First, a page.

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World attention has moved away from Venezuela. So excuse me if I am slow to follow, my thoughts remaining just a little longer with Hugo Chavez and what his life represents to me. I must be one of millions on the sidelines of history who wants to be on record as an admirer of this man. Charisma aside, he was brave, he was smart, he was audacious. The world was gifted a remarkable leader in Hugo Chavez.
The Bolivarian revolutionary’s policies didn’t directly affect me. I follow international developments but I never studied Chavez’ career or tracked Venezuela’s fortunes. It’s apparent nevertheless that Chavez was indeed an outstanding figure in the modern world. A true revolutionary, he seemed to fully live the path he advocated, knowing he’d be reviled by the USA– not an easy position to take… and to sustain.
Chavez not only set out to reform his own country, as unfinished as that mission is. He helped to politically re-orient Latin America. Moreover, his alliances worldwide challenged our unipolar world with USA at its summit. It may not be apparent to myopic Americans. But the US-dominated globe of 1990 is gone. This, we must acknowledge, is in part a result of the coalition building by this visionary Venezuelan. Yes, visionary. Look at the solid alliances among Latin American nations today; look at their growth rates; notice the prevalence of peace across the region.
There was once something called the Monroe Doctrine (www.ask.com/wiki/Monroe_Doctrine). Authored by US Secretary of State John Quincy Adams and enacted in 1823, the policy corralled Latin America into the US’s backyard and snugly held it under Washington’s ‘protection’, declaring that no other foreign power venture into this bountiful neighborhood of 23 states. Implicit in the Monroe Doctrine was obeisance of regional leaders to Washington. It held sway for almost two centuries, during which the US waged war against anything that challenged it. Today, the Monroe policy lies in the dust heap, a fate significantly omitted in US commentaries on Latin America.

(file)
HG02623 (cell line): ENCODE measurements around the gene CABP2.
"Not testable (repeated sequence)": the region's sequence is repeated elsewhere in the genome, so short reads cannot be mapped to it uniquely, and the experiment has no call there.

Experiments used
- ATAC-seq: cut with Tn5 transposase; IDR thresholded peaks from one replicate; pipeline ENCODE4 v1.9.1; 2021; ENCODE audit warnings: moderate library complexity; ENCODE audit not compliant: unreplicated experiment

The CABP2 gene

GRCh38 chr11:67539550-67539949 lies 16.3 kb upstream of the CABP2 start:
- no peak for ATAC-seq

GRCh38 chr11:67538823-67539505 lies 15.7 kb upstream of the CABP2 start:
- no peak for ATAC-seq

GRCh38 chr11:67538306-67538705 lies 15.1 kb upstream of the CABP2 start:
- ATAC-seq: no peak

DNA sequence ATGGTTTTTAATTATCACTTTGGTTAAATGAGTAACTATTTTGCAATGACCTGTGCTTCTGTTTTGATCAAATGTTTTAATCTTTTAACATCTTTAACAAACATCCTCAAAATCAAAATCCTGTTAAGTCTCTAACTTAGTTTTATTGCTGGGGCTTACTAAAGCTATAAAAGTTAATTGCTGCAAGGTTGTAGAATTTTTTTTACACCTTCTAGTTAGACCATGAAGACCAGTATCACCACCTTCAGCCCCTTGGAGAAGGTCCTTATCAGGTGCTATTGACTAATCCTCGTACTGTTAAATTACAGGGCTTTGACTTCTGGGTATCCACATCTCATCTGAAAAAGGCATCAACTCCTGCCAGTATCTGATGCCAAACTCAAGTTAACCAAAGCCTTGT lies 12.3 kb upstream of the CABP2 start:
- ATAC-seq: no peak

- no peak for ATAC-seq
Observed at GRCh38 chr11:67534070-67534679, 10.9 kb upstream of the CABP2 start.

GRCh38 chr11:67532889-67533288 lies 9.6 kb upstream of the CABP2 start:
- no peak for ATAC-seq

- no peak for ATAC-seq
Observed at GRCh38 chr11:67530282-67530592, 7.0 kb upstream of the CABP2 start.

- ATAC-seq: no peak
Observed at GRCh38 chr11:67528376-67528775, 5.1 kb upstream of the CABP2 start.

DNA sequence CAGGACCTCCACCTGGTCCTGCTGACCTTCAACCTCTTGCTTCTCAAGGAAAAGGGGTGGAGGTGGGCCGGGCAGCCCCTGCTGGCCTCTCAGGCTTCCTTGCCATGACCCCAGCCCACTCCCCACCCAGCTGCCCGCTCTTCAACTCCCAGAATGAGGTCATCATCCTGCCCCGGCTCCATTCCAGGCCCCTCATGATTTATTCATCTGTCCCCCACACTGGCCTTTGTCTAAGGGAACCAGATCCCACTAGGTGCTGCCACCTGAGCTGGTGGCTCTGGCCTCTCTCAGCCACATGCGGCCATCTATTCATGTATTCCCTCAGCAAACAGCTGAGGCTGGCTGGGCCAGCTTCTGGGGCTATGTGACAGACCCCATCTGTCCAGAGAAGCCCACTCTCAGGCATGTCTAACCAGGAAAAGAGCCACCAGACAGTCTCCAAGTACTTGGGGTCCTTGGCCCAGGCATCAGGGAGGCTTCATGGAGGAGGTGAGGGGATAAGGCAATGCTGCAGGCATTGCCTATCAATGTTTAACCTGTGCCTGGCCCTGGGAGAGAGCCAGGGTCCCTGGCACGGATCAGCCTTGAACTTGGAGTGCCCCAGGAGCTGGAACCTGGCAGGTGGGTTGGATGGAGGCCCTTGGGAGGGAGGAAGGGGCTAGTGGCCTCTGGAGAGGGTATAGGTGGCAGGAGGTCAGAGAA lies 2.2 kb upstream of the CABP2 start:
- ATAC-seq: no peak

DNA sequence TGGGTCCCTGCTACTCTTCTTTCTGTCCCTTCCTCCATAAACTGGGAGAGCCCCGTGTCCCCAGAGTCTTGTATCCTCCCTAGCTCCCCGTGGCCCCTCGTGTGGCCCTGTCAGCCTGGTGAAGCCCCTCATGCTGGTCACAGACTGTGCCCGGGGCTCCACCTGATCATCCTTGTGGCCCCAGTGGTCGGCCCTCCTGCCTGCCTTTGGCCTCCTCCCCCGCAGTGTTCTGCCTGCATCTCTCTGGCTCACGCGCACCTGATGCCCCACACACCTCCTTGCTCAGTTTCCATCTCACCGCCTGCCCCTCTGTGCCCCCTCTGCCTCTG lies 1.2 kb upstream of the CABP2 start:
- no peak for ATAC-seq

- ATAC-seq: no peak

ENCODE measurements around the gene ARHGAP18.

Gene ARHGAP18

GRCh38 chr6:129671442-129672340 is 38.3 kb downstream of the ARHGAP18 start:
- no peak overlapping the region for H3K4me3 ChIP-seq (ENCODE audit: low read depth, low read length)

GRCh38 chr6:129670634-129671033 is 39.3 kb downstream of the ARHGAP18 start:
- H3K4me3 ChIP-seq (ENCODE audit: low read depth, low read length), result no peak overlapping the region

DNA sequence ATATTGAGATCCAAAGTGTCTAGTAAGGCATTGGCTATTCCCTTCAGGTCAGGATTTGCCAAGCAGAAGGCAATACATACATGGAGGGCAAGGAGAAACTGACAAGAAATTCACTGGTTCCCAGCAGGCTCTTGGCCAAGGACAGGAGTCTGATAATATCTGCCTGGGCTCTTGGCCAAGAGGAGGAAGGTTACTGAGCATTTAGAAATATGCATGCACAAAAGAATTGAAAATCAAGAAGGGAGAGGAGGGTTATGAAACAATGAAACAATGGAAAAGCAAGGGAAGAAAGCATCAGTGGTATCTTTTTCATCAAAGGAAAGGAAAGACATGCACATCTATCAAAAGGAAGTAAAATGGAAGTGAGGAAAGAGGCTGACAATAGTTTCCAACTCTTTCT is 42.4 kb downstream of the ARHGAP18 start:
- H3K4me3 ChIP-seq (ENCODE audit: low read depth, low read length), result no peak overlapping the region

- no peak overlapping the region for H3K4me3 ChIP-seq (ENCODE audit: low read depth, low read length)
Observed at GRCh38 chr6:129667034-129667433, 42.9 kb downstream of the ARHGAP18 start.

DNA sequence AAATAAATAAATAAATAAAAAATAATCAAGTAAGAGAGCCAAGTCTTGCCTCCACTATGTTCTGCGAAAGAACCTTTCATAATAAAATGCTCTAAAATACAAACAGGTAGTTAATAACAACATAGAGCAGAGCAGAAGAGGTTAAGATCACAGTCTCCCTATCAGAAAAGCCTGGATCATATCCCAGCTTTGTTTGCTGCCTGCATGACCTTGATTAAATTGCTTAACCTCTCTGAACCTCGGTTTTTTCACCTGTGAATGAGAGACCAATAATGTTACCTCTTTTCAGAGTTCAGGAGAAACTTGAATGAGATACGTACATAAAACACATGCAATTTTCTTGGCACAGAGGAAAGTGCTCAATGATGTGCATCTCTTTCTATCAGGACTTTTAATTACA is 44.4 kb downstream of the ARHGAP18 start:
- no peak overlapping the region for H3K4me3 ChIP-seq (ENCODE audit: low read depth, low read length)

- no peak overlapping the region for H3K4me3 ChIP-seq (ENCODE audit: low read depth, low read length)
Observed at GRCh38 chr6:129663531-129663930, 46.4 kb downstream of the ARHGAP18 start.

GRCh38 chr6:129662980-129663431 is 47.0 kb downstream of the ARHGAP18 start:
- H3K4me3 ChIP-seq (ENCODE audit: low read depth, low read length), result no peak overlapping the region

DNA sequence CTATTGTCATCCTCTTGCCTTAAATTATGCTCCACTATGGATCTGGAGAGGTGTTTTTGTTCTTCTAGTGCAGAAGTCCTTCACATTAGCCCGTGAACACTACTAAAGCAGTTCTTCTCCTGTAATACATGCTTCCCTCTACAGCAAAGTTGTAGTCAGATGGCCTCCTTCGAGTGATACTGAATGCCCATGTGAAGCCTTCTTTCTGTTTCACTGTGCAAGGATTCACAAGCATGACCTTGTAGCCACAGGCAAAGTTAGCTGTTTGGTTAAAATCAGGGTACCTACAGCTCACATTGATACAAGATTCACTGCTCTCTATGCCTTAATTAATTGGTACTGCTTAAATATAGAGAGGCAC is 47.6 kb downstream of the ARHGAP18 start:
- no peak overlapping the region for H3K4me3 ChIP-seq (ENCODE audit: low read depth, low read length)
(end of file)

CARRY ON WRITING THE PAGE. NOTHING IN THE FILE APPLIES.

That doctrine’s demise is in part thanks to a new balance of power established by the skill and will of Hugo Chavez.
Let’s face it. America really doesn’t care about the welfare of Venezuelan or other Latin American citizens. US concern is with easy access to resources and a country’s political alliances vis-à-vis Washington. That’s where Mr. Chavez was a problem. He changed regional political dynamics using convincing ideology, effective rhetoric, diplomacy, energy resource management, new media networks, and economic reform.
Why would USA be afraid of Hugo Chavez except over his international successes? Why dismiss him as a flamboyant, communist-embracing upstart if he did not in fact effect fundamental changes, if he did not show other possibilities exist to address world problems, if he did not demonstrate how alliances can blossom without US design and approval?
What a pity. USA, a country that so prides itself on its democratic attributes, is intolerant of any unarguably democratic achievements of others, like Venezuela. All without US tutelage.
Ahhh. Imagine what a leader like Chavez in the Arab world could do.
Barbara Nimri Aziz is an anthropologist and radio producer at WBAI in New York.